Its common for our patients to feel overwhelmed and anxious about their obstructive sleep apnea (OSA) diagnosis. To be completely honest, the transition into long-term sleep therapy isn’t going to be easy. Many patients fail their first or even second attempt to maintain their sleep therapy.
Adjusting to using a face mask with pressurized air may not be very comfortable at first and requires time to adapt. Every patient is different and adjustment time varies. What our staff has noticed is that typically it takes our patients about two to six weeks to fully embrace using their CPAP device.
What’s the point of seeking out a consultation, getting a sleep study, purchasing CPAP equipment, and abandoning your treatment after a few nights of tough transition? We see many patients risking their long term health when they fall into this pattern.
Why is CPAP Compliance so important?
CPAP Compliance is commonly defined as using the CPAP device at least four hours a night and at least 70% of nights.
It might seem like an easy standard to meet but remember CPAP therapy is challenging, and even long-term users run into struggles.
There are relatively common CPAP therapy challenges that nearly all patients can relate to at the beginning of their CPAP journey.
Those challenges include anxiety, claustrophobia, fitting equipment, dry mouth, air leaks, and skin irritations.
Each problem can cause a patient to abandon their therapy.
Here are some critical tips for increasing your success with CPAP compliance:
1) Educate Yourself
We cannot stress the importance of getting educated as a new CPAP user. Talk to your sleep medicine prover, seek out independent information sources, read the manuals provided with your machine, ask questions when you have them.
All of these steps can make you a more informed CPAP user. Sometimes knowing your health risks and how poor sleep impacts your overall health helps you stay focused on using your CPAP device.
2) Research Your Equipment
Some machines have a RAMP feature that allows users to start the night off at a lower pressure and build to the recommendation for them after they have fallen asleep.
Respironics devices have a feature called CFLEX, and ResMed devices have a feature called EPR, that provide their users with the option to have lower pressure on the exhale and the recommended pressure at the inhale.
Sometimes these additional features can help new users adjust to their CPAP mask and the pressure. Once you have transitioned into using your machine to meet compliance, you can switch off these additional features.
3) Start Slow
Starting slowly is completely fine and, in fact, we recommend that you do. Try using your mask during a nap or just when you feel tired.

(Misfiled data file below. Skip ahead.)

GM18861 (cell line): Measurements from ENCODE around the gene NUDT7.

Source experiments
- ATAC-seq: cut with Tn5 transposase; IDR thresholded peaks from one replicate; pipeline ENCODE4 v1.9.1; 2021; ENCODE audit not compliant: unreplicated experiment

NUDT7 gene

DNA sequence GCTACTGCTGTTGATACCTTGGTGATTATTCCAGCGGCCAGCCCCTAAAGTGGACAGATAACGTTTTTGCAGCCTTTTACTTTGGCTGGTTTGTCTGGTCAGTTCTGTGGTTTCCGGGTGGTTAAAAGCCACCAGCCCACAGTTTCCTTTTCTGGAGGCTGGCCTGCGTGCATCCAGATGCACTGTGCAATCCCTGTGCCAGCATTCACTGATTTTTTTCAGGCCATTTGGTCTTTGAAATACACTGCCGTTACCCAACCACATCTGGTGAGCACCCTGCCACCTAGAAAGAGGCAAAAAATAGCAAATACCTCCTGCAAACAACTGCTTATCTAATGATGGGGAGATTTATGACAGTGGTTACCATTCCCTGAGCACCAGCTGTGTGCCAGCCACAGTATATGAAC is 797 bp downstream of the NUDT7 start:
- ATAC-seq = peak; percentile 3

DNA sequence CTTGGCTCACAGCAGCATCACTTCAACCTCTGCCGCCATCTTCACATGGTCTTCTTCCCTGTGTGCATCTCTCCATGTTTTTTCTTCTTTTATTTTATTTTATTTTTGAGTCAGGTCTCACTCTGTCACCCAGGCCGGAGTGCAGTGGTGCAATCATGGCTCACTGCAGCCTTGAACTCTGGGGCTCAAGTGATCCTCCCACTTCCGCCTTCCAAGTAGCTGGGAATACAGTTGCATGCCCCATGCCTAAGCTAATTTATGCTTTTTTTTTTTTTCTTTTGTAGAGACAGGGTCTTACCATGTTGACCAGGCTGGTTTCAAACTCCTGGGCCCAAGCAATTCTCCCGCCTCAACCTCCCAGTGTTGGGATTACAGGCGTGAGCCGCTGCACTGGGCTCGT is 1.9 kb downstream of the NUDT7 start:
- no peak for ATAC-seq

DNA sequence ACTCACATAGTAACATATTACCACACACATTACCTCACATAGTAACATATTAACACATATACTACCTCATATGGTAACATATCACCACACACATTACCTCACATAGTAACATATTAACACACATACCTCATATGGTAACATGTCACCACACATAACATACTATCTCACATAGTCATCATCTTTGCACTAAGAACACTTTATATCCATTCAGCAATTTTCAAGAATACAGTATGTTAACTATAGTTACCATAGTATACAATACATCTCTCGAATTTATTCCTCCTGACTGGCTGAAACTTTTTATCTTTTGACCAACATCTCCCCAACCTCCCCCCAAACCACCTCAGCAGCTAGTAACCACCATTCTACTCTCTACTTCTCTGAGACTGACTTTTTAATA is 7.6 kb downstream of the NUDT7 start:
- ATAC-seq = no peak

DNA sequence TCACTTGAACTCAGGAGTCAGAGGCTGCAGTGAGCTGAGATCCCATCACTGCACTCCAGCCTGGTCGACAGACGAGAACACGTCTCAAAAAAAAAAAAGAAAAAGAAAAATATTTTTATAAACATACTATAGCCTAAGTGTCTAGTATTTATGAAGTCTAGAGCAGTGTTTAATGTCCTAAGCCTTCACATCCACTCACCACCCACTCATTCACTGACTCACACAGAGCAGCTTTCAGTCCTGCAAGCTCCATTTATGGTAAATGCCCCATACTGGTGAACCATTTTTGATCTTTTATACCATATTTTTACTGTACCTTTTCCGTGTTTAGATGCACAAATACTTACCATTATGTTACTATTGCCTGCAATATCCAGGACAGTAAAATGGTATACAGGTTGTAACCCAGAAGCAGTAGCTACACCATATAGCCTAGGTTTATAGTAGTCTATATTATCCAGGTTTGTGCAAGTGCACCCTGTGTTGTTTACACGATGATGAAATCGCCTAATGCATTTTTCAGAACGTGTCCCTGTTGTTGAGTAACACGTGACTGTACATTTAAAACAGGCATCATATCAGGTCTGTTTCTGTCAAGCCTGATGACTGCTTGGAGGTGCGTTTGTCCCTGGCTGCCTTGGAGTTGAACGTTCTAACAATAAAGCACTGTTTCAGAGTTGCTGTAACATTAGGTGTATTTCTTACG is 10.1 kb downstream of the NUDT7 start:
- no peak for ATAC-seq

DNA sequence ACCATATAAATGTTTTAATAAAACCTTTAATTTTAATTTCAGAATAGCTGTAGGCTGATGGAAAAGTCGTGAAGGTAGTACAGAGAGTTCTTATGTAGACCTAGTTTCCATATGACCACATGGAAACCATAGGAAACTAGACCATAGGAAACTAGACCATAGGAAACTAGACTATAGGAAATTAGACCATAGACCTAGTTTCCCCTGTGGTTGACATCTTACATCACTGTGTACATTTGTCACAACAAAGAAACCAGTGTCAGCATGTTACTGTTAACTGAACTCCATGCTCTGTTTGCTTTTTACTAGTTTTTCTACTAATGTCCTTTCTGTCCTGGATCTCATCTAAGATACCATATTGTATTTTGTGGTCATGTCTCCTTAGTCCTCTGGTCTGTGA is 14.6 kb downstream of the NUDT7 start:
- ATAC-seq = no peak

We recommend starting by wearing your mask when you feel tired, taking a mid-day nap, or relaxing while laying down. You'll begin to train yourself to feel comfortable and relaxed wearing your mask with the pressurized air.
4) Stick to a Sleep Routine
Make CPAP part of your nightly routine. It is important to stick to your sleep routine while you are adjusting to using your CPAP machine.
Again, this helps to train your mind and body that its time for bed and that CPAP is a part of going to sleep. It might be difficult to find a good rhythm, and it’s ok to adjust your routine to make it work better for you.
5) Try a Humidifier
Dry mouth, dry eyes, or dry nostrils. If you haven’t experienced dryness caused by your CPAP machine, awesome, however, if you have, you know exactly how much discomfort that the dryness causes.
A humidifier can quickly remedy that issue with minimal effort from the user. Many machines have built-in humidifiers and settings that auto adjusts to your preferences.
6) Document Your Progress
It may seem a bit unnatural for some but tracking your true progress and adjustment helps your sleep medicine provider make more changes, give advice, and aid you in your success.
Defining clear goals and actionable steps on how to achieve those goals help hold you accountable in your CPAP therapy.
7) Relaxation Techniques
Try alternative relaxation techniques while adjusting to your CPAP device. Mindful meditation, breathing, sounds, counting, and any others that you find peaceful, are all options to help you adjust through the difficult process of using your CPAP.
8) Home Remedies
Try home remedies for reducing OSA symptoms. Losing weight, avoiding smoking and drinking alcohol, treating acid reflux, and adjusting your sleep position all ways to naturally reduce some symptoms of OSA.
Although these might not work for everyone, they certainly won’t hurt.
9) Find a Support Group
There are many social media groups and communities of people that can relate to exactly what you are experiencing. Find those people and get their feedback.
10) Reach Out To Your Sleep Medicine Provider
Hold your sleep provider to following up with you. A good sleep clinic will check in with you throughout your transition, but they should be more present when you are first beginning your sleep journey. If they haven’t reached out to you, call them or find another sleep clinic.
Even if this isn’t your first attempt at using your CPAP device, these tips will help you adjust to your using your CPAP. You will be surprised at what some minor adjustments to your sleep hygiene can do for your overall health. Finding the right combination of habits and tricks could mean the difference between successful CPAP use and abandoning your CPAP therapy.
Sleep Resolutions is here to help you with all the challenges that come along with getting diagnosed and adjusting to using your CPAP equipment. If you have any questions about these tips or are still struggling with your equipment (re-read tip 10), give us a call or click the link.